A delicious version of cheese and bacon (or ham) rolls where you’ll produce an entire batch for about the cost of two in the shops.
The bread renaissance is still in full flight over here and this is the pinnacle. I use grated cheddar cheese and thick strips of ham (I buy it like that from the deli, you can get the cubes if you so wish) in equal quantities and learnt quickly to pile it on top of the bread – too little and it doesn’t produce the best result. I’ve made it with the beer no knead bread and the straight no knead variety.
No knead cheese and bacon rolls
3 cups bread flour
1 1/2 cups water (and a splash more)
1 tsp salt
1/4 tsp dry yeast
Mix it all together until a shaggy mess (don’t try and make it look pretty, just make sure it’s all combined) then cover and leave for 8 to 18 hours (I’ve left it as long as 24 and it still works a treat)
Turn it out onto a floured bench and turn it in on itself about 8 times – as in look at the dough on the bench, bring the top of the dough to the middle, the bottom up to the middle, the sides into the middle and then do it again.
Break the dough into as many rolls as you like – 8 big ones if you want to replicate those of certain bread chains, 12 if you want a more reasonable number and 18 if you want delicious 3 bite wonders.
Shape them into nice round balls and place on a baking paper lined tray and cover loosely with either a damp tea-towel or glad wrap and set aside for 2 hours.
Preheat your oven to 220C and mix together 220g grated cheddar cheese and shredded or cubed ham – I use this quantity over 18 rolls. I suspect you wouldn’t need so much if you’re doing big rolls
Take a big pinch of the cheese and ham mix and press it into the tops of each of the rolls. Don’t worry about fall off, that makes the yummy crunchy bits around the base of the roll. And then, once you’ve done each roll, spread any left overs as you see fit.
Bake in the oven for about 20-25 minutes. You want some darker charred bits, golden crunchy bits and melty goodness.
Two recipes for hot cross buns, one traditional and one using a no knead bread approach. Take your pick!
My beautiful friend, fellow breeder of boys and blogger Ruth (of Gourmet Girlfriend fame) has been responsible for a renaissance of no knead bread making. Seriously, check out #ggbreadrevolution on instagram to see all the bready goodness.
Of course this is doing nothing for my current carb binging due to life stress but at least it’s homemade I guess.
Anyway, I’ve been using my fail-safe no knead bread recipe from the esteemed Joe and have been experimenting.
Because hot cross buns involve fruit and spices, which inhibit rising agents in dough, most hot cross buns are in a bread base more like a brioche using milk and butter in the dough.
I’ve given you two recipes here – a fantastic traditional one and the no knead, so knock yourselves out!
A beautiful homemade bread you can make with minimal effort. The addition of beer adds a greater depth of flavour.
my ‘go to’ non-junk food comfort food (which I’m currently trying to rebadge discomfort food but with minimal success) is bread. Not any bread, proper bread. Sourdough or something wholesome. With a dish of extra virgin olive oil, drops of balsamic vinegar, sea salt flakes and freshly ground black pepper. I can eat that shit till my head falls off. Or my stomach so distended my arms can’t reach the bench anymore.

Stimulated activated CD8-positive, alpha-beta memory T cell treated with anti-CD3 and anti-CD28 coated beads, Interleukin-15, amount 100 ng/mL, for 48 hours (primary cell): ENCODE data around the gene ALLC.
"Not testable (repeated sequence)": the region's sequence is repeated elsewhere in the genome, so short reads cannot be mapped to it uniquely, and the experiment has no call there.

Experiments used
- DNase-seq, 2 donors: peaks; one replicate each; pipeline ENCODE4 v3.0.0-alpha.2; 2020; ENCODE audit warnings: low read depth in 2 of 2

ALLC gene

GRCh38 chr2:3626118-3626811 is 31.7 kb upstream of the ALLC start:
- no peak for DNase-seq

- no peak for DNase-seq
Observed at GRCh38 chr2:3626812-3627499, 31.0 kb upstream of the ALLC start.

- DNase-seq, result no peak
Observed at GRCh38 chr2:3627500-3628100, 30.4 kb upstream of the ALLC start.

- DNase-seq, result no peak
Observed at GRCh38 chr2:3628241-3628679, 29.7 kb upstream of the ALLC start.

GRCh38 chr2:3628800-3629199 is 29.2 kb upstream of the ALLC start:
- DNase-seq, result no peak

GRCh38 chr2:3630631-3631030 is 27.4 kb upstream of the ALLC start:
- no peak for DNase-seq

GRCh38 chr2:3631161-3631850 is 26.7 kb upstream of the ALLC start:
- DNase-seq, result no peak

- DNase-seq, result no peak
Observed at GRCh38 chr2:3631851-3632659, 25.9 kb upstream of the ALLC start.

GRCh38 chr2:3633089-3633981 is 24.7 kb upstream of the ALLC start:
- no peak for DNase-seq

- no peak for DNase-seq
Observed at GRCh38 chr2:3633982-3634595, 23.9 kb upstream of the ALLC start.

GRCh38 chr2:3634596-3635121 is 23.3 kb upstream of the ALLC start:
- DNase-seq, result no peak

I have my firm favourite homemade bread which I firmly stuck to throughout the whole no knead bread fad. But the other day I had a hankering to try something new and of course it was my ‘ole mate Joke who came to the party with a recipe that hit the spot. You do need a cast iron pot with a lid but apart from that I am guessing you could go coco bananas with what sort of flour, beer and vinegar you use.
(Almost) No Knead Bread
3 cups unbleached all-purpose flour
1/4 teaspoon instant yeast
1 1/2 teaspoons salt
3/4 cup plus 2 tablespoons water
1/4 cup plus 2 tablespoons mild-flavoured lager
1 tablespoon white vinegar
Whisk flour, yeast, and salt in large bowl and then add the water, beer and vinegar
Fold the mixture together into a shaggy ball then cover the bowl with plastic wrap and let it sit at room temperature for 8 to 18 hours
Transfer the dough to a lightly floured surface and knead the dough 10 to 15 times – I then get a long piece of baking paper and place it in the bowl
Shape the dough into ball by pulling edges into middle and then transfer it, seam-side down, to the baking-paper lined bowl. (see below – that glorious round of dough? Just 15 turns and it is that glorious)
Cover loosely with plastic wrap and let rise at room temperature until dough has doubled in size and does not readily spring back when poked with finger, about 2 hours
About 30 minutes before baking, adjust oven rack to lowest position, place your Dutch oven (with lid) on the rack, and heat oven to 250 degrees
Lightly flour top of dough and, using a sharp knife, make a long 1cm deep slit along the top of the dough
Then, taking care not to burn the crap out of your hands, wrists, arms, carefully lift the lid off the pot, transfer the dough and baking paper (hence a long piece of paper, so you can lift it and lower it) into the pot
Put the lid back on and place in the oven. Reduce the oven temperature to 200C and bake covered for 30 minutes. Remove lid and continue to bake until loaf is deep brown – about 20 to 30 minutes longer
Carefully remove bread from pot, transfer to a wire rack and cool to room temperature, about 2 hours*.